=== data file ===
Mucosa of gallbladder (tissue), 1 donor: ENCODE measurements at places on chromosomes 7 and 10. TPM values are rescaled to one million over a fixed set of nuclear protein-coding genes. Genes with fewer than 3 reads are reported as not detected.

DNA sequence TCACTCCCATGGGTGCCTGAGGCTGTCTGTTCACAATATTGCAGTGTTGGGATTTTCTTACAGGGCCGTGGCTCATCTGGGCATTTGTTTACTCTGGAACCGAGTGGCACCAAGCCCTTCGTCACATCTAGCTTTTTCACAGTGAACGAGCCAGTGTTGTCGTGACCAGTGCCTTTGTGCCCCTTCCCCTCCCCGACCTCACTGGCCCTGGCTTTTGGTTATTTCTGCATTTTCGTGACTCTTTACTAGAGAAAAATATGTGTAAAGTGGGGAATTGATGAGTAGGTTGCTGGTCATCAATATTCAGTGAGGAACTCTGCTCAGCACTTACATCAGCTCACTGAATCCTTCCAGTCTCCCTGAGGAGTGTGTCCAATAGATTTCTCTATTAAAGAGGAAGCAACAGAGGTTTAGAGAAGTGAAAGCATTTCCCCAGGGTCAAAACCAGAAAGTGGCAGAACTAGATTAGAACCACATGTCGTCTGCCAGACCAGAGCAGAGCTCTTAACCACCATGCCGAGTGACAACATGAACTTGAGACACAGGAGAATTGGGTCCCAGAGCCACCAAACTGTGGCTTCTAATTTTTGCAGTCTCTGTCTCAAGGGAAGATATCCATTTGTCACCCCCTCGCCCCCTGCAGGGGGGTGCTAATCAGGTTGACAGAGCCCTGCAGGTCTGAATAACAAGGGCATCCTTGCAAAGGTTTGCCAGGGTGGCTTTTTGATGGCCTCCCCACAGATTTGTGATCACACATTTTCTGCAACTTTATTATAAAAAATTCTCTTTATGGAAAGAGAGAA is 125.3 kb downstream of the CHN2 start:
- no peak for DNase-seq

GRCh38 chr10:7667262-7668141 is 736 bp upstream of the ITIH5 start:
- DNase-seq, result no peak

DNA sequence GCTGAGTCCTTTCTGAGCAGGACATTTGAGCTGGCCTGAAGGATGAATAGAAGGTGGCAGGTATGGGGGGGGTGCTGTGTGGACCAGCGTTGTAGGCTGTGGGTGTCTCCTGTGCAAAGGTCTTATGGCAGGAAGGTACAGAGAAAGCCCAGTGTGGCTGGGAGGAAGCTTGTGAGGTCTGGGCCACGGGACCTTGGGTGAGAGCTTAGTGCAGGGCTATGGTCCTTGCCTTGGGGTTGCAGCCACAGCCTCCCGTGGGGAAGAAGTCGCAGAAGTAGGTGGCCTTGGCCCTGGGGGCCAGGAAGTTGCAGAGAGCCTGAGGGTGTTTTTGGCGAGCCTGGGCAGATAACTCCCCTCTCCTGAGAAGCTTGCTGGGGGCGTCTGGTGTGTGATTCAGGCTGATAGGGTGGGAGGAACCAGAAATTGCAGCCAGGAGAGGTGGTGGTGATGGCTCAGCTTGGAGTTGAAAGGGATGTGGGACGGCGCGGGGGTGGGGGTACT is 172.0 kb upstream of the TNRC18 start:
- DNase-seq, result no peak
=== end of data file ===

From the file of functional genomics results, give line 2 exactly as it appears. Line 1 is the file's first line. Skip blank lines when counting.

DNA sequence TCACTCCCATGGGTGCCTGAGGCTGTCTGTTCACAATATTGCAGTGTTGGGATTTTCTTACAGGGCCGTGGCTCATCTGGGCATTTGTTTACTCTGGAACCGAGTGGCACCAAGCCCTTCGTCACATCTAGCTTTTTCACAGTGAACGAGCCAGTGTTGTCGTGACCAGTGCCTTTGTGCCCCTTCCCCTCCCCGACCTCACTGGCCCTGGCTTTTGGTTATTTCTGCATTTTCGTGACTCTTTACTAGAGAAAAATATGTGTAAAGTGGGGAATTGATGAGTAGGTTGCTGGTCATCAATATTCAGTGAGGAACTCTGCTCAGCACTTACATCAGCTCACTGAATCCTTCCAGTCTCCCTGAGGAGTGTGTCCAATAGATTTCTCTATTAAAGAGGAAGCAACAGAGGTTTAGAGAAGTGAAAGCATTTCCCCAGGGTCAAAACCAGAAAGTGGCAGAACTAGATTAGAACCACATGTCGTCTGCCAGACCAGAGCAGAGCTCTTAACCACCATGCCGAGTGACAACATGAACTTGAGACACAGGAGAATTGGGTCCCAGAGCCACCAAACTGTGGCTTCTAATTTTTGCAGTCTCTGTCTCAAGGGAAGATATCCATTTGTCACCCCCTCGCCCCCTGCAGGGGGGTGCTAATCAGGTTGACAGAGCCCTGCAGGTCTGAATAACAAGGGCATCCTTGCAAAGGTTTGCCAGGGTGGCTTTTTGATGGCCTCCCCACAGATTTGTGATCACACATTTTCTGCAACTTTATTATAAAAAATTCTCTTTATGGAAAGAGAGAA is 125.3 kb downstream of the CHN2 start: